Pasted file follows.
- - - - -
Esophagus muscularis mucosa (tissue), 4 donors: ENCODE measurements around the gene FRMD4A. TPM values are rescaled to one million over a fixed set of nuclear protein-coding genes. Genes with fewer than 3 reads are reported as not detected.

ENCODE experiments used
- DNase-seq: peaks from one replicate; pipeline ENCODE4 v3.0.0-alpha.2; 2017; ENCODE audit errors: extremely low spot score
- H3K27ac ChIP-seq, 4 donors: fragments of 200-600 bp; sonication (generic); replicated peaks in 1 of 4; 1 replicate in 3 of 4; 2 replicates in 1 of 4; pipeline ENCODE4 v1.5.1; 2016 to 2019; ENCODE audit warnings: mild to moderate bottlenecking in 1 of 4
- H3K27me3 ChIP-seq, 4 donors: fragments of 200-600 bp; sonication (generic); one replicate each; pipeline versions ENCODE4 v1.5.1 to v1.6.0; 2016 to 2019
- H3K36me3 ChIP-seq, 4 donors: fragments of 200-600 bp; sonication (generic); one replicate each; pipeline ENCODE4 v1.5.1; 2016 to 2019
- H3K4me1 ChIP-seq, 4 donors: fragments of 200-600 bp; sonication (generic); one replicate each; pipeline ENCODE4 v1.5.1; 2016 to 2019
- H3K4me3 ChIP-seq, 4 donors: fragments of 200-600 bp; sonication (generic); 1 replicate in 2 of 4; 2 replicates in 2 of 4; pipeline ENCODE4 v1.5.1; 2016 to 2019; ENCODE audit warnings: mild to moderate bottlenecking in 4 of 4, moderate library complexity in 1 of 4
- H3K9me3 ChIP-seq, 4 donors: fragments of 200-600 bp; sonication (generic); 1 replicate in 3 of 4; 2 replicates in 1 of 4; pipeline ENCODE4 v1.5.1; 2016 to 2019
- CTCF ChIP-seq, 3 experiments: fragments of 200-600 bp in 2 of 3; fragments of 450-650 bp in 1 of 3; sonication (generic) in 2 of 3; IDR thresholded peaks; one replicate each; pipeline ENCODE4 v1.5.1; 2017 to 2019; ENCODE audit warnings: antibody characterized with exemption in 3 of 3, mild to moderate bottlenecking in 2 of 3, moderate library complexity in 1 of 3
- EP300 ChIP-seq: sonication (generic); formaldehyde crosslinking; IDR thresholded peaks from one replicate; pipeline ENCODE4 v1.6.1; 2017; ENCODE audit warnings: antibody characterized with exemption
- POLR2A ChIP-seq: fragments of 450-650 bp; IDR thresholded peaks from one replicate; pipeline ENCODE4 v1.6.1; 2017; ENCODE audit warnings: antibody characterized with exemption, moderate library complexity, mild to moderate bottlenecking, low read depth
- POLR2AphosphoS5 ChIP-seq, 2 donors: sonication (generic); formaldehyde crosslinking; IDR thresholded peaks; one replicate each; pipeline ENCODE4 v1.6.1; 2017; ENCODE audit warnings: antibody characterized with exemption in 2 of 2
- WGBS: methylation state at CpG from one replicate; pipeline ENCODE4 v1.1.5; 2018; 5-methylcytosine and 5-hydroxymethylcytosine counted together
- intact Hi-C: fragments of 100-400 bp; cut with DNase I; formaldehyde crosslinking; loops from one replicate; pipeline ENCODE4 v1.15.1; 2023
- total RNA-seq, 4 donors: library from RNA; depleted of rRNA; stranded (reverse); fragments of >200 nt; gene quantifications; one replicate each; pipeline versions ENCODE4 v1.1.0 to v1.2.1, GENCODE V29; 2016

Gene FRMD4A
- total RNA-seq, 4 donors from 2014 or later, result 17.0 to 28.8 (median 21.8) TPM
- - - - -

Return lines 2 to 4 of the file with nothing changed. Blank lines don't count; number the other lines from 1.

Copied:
ENCODE experiments used
- DNase-seq: peaks from one replicate; pipeline ENCODE4 v3.0.0-alpha.2; 2017; ENCODE audit errors: extremely low spot score
- H3K27ac ChIP-seq, 4 donors: fragments of 200-600 bp; sonication (generic); replicated peaks in 1 of 4; 1 replicate in 3 of 4; 2 replicates in 1 of 4; pipeline ENCODE4 v1.5.1; 2016 to 2019; ENCODE audit warnings: mild to moderate bottlenecking in 1 of 4